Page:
IN THE SUPREME COURT OF INDIA
CIVIL APPELLATE JURISDICTION
Civil Appeal Nos 6440-41 of 2008
SPECIAL LEAVE PETITION (C) NOS.797-798 of 2006
Radhey Shyam Gupta                ..Appellant
Vs.
Punjab National Bank & Anr.    …Respondents
J U D G M E N T
ALTAMAS KABIR,J.
1. Leave granted.
2. On 28
th
May, 1986, the Respondent No.1 Bank
sanctioned a loan of Rs.83,000/- to Shri Durga
Prasad, the Respondent No.2 herein. The
appellant stood guarantee for the Principal
Debtor for repayment of the loan.
13. As the loan was not repaid by the Principal
Debtor, Durga Prasad, the Bank in 1992 filed
Suit No.66 of 1992 for recovery of its dues
against the respondent No.2 in his capacity as
the loanee and against the appellant in his
capacity as guarantor. The suit was decreed on
19
th
December, 1994, by the learned Additional
District and Sessions Judge, Bayana, DistrictBharatpur, in favour of the respondent No.1
`Bank for a sum of Rs.1,10,360/-, together with
interest at the rate of 12.5% per annum from
the date of institution of the suit till
realization. While decreeing the suit, the
trial Court directed as follows :-
“The plaintiff shall be entitled to
recover this amount by auction sale of
the hypothecated Matador Mahindra FC
RRD/1851. The plaintiff shall also be
entitled for cost of litigation. If
any amount remains to be paid even
after auction sale of the Matador, then
the same shall be recovered from other
properties of the defendants. The suit
of the plaintiff is hereby decreed
against the defendants in the aforesaid
terms.”
24. The aforesaid directions have created some
confusion in the execution of the decree.
5. For the purpose of executing the decree the
respondent No.1 Bank initiated execution
proceedings and though warrants for attachment
of the Matador were issued, the same were not
executed by the Bank on the ground that the
vehicle was not traceable and instead the Bank
sought attachment of the appellant’s Fixed
Deposits with the said Bank made with the
amounts received by him by way of pension and
gratuity. The Executing Court allowed the
Bank’s application and ordered attachment of
the appellant’s Fixed Deposit Receipts,
hereinafter referred to as “FDRs”. The
appellant moved the High Court against the
order of attachment and the High Court while
allowing the appellant’s application, directed
the trial Court to pass appropriate orders in
the light of the specific directions given in
the judgment and decree dated 19
th
December,
1994, for recovery of the decretal amount. The
3Executing Court by its order dated 1
st
November, 2002, directed release of the
appellant’s F.D.Rs and the pension amount with
a further direction that the hypothecated
Matador was to be auctioned first in terms of
the directions contained in paragraph 11 of the
Judgment dated 19
th
December, 1994. The
Executing Court also took the view that amounts
paid towards gratuity and pension could not be
attached in view of the provisions of proviso
(g) of Section 60(1) of the Code of Civil
Procedure, hereinafter referred to as “the
Code”.
6. The Bank filed a Revision Petition against the
said order of the Executing Court dated 1
st
November, 2002, and also applied for interim
orders therein. On 15
th
October, 2003, when
the matter came up before the High Court, the
appellant herein was directed to forthwith
deposit a sum of Rs.50,000/- with the Bank. He
was also directed to furnish the complete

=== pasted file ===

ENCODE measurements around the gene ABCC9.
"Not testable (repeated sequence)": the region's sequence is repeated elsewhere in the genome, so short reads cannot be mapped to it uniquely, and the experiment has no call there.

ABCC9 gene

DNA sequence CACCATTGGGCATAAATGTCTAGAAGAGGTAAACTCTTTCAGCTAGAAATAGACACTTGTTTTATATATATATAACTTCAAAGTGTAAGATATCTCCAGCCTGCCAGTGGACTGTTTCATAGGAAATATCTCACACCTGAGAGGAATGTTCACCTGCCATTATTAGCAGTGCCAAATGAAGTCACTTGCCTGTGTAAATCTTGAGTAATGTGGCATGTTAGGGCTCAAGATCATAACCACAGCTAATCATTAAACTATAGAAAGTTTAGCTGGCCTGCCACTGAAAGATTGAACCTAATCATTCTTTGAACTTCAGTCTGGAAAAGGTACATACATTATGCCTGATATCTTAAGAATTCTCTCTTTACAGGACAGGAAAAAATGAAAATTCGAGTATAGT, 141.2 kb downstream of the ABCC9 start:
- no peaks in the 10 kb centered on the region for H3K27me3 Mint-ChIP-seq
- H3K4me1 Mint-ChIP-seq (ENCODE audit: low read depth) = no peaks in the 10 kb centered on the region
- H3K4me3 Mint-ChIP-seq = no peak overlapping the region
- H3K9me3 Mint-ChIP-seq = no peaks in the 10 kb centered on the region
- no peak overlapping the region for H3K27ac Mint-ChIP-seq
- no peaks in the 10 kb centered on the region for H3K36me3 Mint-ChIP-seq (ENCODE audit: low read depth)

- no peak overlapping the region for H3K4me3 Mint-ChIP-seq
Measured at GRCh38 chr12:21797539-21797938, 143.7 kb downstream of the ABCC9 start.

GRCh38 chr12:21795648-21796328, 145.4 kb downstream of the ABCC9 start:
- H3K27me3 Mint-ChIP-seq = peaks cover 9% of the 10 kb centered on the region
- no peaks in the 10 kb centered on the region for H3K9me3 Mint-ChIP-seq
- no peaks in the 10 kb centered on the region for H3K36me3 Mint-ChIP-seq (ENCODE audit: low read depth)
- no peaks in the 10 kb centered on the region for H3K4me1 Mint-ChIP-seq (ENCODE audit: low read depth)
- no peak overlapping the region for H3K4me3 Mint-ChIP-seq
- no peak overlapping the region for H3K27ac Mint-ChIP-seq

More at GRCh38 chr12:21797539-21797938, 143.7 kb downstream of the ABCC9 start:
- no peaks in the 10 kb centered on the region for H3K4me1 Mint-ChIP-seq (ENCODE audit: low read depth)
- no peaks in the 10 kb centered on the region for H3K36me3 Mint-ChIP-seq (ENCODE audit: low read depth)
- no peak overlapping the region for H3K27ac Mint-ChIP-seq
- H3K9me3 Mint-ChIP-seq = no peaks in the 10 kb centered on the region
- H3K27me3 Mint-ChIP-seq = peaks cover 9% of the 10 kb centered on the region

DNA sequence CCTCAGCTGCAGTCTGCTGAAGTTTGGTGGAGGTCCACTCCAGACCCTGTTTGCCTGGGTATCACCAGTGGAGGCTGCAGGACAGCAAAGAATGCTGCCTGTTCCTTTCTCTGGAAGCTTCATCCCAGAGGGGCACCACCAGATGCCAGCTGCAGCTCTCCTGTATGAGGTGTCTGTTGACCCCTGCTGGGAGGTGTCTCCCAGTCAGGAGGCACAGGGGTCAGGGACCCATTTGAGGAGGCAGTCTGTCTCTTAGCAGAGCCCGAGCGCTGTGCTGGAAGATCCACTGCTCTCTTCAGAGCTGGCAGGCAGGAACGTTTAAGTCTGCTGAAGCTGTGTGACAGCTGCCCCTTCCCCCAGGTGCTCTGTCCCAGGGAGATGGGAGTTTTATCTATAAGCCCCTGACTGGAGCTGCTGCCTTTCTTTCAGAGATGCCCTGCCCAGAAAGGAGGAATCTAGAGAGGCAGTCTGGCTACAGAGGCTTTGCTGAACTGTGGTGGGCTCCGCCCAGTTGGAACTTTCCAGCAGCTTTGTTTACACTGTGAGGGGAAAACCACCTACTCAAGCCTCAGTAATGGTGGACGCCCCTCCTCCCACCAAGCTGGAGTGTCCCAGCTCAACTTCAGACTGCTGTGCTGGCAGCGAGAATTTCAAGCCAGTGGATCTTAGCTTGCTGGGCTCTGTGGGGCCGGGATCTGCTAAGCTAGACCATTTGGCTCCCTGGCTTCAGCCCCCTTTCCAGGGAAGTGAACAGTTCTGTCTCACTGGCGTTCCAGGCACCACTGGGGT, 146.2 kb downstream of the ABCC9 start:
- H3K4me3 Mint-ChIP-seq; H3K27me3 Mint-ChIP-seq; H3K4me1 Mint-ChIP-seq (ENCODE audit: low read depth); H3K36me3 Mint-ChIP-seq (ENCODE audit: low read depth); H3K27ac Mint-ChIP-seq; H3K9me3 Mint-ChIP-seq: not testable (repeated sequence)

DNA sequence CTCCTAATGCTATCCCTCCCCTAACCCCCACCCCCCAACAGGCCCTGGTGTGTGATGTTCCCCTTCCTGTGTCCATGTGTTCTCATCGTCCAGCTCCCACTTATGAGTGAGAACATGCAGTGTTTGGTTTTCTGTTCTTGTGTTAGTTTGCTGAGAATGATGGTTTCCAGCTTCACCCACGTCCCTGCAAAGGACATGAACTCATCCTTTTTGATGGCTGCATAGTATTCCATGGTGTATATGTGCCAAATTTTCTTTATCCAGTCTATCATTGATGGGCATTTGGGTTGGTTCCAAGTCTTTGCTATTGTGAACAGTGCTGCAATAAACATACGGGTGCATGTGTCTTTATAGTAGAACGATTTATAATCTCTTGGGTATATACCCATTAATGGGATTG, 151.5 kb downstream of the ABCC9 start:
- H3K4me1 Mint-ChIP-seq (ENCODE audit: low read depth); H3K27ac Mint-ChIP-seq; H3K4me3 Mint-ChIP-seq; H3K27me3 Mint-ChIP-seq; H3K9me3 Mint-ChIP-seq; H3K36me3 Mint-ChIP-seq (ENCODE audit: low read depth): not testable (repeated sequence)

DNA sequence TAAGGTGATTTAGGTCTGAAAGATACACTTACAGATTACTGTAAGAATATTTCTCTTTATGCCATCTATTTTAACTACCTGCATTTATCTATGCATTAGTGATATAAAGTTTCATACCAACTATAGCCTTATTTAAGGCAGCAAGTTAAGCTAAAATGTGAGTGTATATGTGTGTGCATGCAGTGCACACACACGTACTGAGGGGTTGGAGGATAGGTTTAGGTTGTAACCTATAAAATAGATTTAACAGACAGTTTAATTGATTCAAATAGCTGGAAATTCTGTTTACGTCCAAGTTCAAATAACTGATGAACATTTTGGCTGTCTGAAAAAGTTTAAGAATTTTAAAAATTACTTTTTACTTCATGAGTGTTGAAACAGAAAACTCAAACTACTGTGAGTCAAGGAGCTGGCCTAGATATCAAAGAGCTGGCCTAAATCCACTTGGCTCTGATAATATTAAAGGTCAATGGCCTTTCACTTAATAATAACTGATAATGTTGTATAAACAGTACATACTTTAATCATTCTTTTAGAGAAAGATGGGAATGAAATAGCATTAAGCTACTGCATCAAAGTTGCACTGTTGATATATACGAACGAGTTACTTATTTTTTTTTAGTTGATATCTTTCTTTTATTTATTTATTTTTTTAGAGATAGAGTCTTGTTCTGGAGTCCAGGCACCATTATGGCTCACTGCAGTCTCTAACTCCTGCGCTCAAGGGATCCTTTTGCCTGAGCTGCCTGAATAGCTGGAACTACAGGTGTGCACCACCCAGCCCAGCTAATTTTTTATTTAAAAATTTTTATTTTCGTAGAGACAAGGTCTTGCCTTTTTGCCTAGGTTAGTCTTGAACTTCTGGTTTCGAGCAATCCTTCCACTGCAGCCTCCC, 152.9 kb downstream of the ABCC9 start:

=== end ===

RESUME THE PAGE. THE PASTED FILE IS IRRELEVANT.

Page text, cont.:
4details of the movable and immovable properties
of the principal debtor with the stipulation
that in the event the Bank’s revision petition
failed, the amount to be deposited by the
appellant herein would be refunded to him with
interest at the rate of 9% per annum. Instead
of complying with the said direction, the
appellant herein moved an application
indicating that two Fixed Deposit Receipts
belonging to him of over a total value of
Rs.50,000/- were lying with the Bank and
instead of cash deposit of Rs.50,000/- the said
two Fixed Deposit Receipts could be adjusted
against the said sum to be deposited and the
balance, if any, could be returned to the
appellant herein.
 
7. While disposing of the Revision Petition of the
Bank, the High Court noted in its judgment that
the appellant herein had undertaken that he
would furnish the Matador in question to the
Bank for the purpose of auction within a period
5of one week and the Bank would be free to
auction the same in accordance with the terms
of the decree. It was also noted that the
appellant herein was prepared to submit a
solvent security for realization of the balance
decretal amount, which may still remain due
after the adjustment of 50,000/- and the sale
price that would be fetched from the sale of
the matador.
8. In the light of the above, the order of the
Executing Court was set aside and in terms of
the decree as also the order passed by the High
Court on 15
th
October, 2003, the amount of
Rs.50,000/- out of the appellant’s Fixed
Deposit Receipts was directed to be adjusted in
the first instance. It was also directed that
on the Matador being furnished along with
solvent security before the learned Executing
Court by the appellant herein, the remaining
amount under the Fixed Deposit Receipt would be
released to him. It was further directed that
6on the Matador being produced, the decree
holder Bank would be entitled to realize the
decretal amount by sale of the Matador and
while realizing the balance of the decretal
amount, if any, through the solvent security to
be furnished by the appellant herein, the Fixed
Deposit Receipts, which were accepted to be the
appellant’s retirement benefits, were to be
returned to him.
9. On 5
th
April, 2005, the appellant filed a
Review Petition before the High Court in
respect of the order dated 28
th
February, 2005,
on the ground that the Revisional Court had
wrongly proceeded on the basis that the
appellant had given an undertaking to furnish
the Matador to the Bank and that he would also
submit a solvent security for realization of
the decretal amount, if any amount remained to
be recovered by the Bank after sale of the
Matador. The Review Petition filed by the
appellant was dismissed in limine by the High
7Court on 24
th